One thing is certain about The Spine of Night: this is a labor of bone-shattered, triptacular love. The new rotoscope-animated feature—a clearly adoring homage to Ralph Bakshi, Heavy Metal, and 1980s dark fantasy—was created over a span of seven years by a minuscule team of animators digitally painting frame-by-frame with the oversight of directors Philip Gelatt and Morgan Galen King. It’s a deathly earnest film––like George Lucas-caliber earnest––guts-filled with capital-L lore, grim violence, artful nudity, and portentous monologues––not-always-convincingly delivered by a vocal cast that includes Lucy Lawless and Patton Oswalt––that never dare consciously wink at the intrinsic camp of its culty-retro throwback venue. (The dead-serious opening scene of Lawless’s bare-naked shamaness trudging through an alpine blizzard acts as a solid indicator of tone.)
Maybe it’s a little too stuffed. In a slender 93 minutes Spine attempts to relay an epic saga of power and corruption spanning multiple historical eras, civilizations, and barely overlapping casts of shamans, nobles, warriors, and mages while delving deep into the spiritualism, magic, and Nietzschean mythology of its vaguely medieval fantasy world––then making time for regular scenes of viscera-spilling ultraviolence. Unsurprisingly, its onslaught of RPG-like world-building and flashbacks-within-framing-devices on top of gory action leaves little room for fleshed-out characters or emotional arcs, nor dialogue beyond breathless exposition and stoned philosophizing. It can all get just a tad convoluted. Imagine, dear nerds, if Bakshi’s infamously truncated Lord of the Rings tried to cover the entire Silmarillion and you’re halfway there.
The conflict between Spine’s sprawling narrative and tight running time isn’t the only way grandiose ambitions clash with limited means. The animation itself, meticulous as its production process may have been, opts for flat, untextured colors and lines in exchange for fluidity of motion, and in so doing sacrifices the immersive depth of the Frank Frazetta tableaus and psychedelic animations that so clearly inspired it. More fine-grained detail in texture and movement is relegated to human guts than human faces, which, combined with the glossy digital palette atop realistically proportioned figures, can result in images that feel less like otherworldly hallucinations than meme-ready MS Paint doodles or self-consciously crude Adult Swim cartoons––particularly unfortunate during the characters’ many, many very serious speeches. Spine‘s most visually satisfying portion reduces action to a twilit shadow play, silhouettes dancing against pastel neon glows. It’s the cleanest hit of what awe the film so obviously wants us to feel.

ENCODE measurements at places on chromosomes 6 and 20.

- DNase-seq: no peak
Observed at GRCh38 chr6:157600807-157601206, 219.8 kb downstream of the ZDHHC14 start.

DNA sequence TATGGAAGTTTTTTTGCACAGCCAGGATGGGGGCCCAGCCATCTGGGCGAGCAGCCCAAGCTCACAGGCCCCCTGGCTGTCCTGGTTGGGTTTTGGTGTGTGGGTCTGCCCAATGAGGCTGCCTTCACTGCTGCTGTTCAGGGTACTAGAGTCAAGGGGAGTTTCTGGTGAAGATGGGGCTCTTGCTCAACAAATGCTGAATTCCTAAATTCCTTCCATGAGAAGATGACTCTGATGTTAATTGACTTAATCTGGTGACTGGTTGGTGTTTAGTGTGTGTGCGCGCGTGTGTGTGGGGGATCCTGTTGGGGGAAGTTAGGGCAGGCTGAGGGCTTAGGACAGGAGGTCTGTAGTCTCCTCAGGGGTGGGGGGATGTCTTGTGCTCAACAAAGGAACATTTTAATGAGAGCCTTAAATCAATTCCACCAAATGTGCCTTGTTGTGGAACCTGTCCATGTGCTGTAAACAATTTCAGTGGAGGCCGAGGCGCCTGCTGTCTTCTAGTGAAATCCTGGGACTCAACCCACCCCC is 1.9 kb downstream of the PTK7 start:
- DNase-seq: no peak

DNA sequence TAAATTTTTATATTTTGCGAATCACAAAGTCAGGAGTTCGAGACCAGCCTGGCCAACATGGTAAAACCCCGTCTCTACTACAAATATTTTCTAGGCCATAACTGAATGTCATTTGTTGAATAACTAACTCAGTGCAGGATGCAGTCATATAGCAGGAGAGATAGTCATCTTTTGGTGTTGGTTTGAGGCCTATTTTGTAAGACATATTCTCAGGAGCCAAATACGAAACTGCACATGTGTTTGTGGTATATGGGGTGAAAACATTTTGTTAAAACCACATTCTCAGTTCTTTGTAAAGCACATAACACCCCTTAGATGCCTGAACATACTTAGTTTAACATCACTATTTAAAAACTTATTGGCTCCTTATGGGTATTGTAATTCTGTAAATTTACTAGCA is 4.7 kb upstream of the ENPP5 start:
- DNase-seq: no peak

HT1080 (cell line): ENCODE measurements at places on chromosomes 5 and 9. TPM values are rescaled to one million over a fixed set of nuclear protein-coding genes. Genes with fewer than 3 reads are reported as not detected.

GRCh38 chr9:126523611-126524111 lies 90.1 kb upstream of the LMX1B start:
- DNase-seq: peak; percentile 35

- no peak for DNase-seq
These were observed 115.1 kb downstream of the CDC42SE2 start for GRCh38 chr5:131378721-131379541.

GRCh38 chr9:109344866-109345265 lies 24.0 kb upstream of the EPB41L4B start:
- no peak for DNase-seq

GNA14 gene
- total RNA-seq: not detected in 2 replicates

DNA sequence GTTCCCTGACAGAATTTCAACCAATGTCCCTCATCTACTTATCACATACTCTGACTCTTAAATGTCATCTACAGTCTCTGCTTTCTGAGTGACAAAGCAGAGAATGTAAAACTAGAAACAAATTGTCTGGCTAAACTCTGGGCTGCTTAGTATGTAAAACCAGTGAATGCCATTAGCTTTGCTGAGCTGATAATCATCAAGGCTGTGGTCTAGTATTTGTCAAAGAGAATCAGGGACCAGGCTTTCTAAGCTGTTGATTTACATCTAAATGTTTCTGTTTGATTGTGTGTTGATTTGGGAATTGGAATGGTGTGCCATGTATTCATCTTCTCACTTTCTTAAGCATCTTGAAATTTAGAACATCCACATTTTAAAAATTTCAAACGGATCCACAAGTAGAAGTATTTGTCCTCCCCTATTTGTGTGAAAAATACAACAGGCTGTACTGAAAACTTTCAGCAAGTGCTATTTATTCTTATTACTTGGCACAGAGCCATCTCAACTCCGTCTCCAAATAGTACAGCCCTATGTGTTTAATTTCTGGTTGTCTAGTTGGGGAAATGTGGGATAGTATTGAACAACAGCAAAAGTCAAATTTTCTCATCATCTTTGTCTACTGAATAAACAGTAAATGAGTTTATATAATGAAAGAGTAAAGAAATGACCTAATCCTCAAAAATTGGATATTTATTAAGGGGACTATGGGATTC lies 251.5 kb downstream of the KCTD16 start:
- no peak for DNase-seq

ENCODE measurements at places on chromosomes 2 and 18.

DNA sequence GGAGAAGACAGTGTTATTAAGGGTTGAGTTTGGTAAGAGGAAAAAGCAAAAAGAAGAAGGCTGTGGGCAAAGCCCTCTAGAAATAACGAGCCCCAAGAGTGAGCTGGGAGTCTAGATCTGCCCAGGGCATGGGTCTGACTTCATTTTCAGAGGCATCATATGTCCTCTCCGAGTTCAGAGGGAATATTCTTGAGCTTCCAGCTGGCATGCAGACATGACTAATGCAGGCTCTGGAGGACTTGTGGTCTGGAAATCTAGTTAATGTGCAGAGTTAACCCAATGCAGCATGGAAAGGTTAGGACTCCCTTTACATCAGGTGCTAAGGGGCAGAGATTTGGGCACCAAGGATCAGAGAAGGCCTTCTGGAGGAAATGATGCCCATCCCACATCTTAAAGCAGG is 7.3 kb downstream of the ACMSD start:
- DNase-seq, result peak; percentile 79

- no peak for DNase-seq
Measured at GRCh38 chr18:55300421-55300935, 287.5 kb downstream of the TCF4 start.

The Spine of Night seems all but designed for an appreciative audience, and I do hope it finds one. More than the respective fields for American independent feature-length animation and original fantasy epics being dangerously sparse; as Gen X metalhead throwback cinema goes, I’d sooner rewatch this than 2018’s spiritually similar, finer-polished, but more irony-poisoned Mandy. I hope a savvy producer takes note of Gelatt and King’s obvious passion for their material and gives them a chance to pursue their symphonic vision with the resources they deserve. But The Spine of Night is a tantalizing failure, the occasional breakthrough mythological or visual concept notwithstanding—too fractured and alienating to connect with any audience but the one most starved for its peculiar niche.
The Spine of Night is now in theaters and on VOD.